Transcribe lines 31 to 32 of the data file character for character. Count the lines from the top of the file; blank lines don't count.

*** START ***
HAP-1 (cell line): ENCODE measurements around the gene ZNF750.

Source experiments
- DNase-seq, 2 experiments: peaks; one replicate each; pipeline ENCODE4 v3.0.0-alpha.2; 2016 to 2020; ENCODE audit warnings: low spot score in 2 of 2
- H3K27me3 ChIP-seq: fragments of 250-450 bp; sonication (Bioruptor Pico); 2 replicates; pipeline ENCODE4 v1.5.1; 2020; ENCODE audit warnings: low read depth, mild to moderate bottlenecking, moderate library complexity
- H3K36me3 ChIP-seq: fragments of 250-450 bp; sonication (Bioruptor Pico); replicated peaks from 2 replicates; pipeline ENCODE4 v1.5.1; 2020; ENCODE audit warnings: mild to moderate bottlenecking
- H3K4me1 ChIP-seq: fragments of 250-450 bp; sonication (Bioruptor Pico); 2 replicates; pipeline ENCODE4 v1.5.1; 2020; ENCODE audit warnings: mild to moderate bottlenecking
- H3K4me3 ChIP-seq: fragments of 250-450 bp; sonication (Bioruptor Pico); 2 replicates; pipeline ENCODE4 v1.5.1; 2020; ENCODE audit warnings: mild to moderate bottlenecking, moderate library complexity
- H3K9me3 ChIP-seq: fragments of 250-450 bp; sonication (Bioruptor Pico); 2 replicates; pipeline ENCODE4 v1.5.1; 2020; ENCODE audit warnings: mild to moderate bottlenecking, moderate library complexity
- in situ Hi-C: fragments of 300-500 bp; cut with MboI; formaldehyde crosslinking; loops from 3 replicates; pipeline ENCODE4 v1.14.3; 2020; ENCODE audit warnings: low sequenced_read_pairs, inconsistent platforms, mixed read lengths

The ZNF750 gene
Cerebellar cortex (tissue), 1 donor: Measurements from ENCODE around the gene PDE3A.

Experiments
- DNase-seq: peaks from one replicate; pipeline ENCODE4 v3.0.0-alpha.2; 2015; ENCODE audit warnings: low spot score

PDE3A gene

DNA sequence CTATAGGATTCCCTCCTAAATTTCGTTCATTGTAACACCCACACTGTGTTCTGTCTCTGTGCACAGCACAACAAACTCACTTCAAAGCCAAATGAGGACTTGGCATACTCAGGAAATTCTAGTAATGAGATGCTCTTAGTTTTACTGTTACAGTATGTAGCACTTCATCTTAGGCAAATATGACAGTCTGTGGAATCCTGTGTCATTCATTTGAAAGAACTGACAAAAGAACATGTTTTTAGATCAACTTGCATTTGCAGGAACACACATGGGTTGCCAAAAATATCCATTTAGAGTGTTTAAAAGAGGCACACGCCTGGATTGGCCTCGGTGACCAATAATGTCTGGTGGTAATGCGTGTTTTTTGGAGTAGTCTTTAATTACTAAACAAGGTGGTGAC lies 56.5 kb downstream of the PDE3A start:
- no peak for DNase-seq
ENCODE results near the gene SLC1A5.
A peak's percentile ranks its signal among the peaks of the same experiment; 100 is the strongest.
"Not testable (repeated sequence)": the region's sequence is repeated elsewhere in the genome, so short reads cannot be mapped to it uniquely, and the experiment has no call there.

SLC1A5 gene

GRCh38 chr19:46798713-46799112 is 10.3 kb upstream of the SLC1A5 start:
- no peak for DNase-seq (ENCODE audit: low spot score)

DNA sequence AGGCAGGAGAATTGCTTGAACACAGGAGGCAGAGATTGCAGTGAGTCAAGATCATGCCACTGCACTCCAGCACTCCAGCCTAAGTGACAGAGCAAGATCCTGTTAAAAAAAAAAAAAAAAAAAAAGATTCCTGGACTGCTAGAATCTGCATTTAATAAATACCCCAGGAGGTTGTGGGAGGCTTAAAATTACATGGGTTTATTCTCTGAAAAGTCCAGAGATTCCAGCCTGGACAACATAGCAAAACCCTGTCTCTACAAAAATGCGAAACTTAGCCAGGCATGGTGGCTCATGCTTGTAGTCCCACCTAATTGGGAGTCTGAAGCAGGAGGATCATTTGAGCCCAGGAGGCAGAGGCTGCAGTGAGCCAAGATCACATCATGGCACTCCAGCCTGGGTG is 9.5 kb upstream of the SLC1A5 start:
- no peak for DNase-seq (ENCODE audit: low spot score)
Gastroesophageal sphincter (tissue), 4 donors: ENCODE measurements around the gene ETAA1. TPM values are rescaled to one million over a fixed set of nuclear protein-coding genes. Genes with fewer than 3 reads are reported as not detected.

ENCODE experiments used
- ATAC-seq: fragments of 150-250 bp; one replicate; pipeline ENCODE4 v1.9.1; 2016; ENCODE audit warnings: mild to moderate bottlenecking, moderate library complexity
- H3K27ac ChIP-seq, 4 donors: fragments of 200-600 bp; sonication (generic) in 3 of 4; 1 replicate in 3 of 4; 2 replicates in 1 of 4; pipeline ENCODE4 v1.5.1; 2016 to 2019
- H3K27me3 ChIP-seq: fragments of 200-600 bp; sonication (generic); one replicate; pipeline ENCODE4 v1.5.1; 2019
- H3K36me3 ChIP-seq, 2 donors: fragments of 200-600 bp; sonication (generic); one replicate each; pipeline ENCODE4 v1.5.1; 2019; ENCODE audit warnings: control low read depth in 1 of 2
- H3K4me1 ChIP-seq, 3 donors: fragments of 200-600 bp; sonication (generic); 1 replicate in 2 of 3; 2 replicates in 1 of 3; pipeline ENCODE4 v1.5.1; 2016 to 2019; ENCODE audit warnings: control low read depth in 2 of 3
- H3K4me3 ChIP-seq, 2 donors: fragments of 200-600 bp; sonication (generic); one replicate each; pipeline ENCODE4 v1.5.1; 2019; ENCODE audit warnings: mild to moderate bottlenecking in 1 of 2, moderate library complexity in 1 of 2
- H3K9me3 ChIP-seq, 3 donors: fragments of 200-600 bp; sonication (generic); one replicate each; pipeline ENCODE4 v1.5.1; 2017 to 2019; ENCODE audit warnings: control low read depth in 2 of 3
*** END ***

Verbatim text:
- H3K4me1 ChIP-seq, 3 donors: fragments of 200-600 bp; sonication (generic); 1 replicate in 2 of 3; 2 replicates in 1 of 3; pipeline ENCODE4 v1.5.1; 2016 to 2019; ENCODE audit warnings: control low read depth in 2 of 3
- H3K4me3 ChIP-seq, 2 donors: fragments of 200-600 bp; sonication (generic); one replicate each; pipeline ENCODE4 v1.5.1; 2019; ENCODE audit warnings: mild to moderate bottlenecking in 1 of 2, moderate library complexity in 1 of 2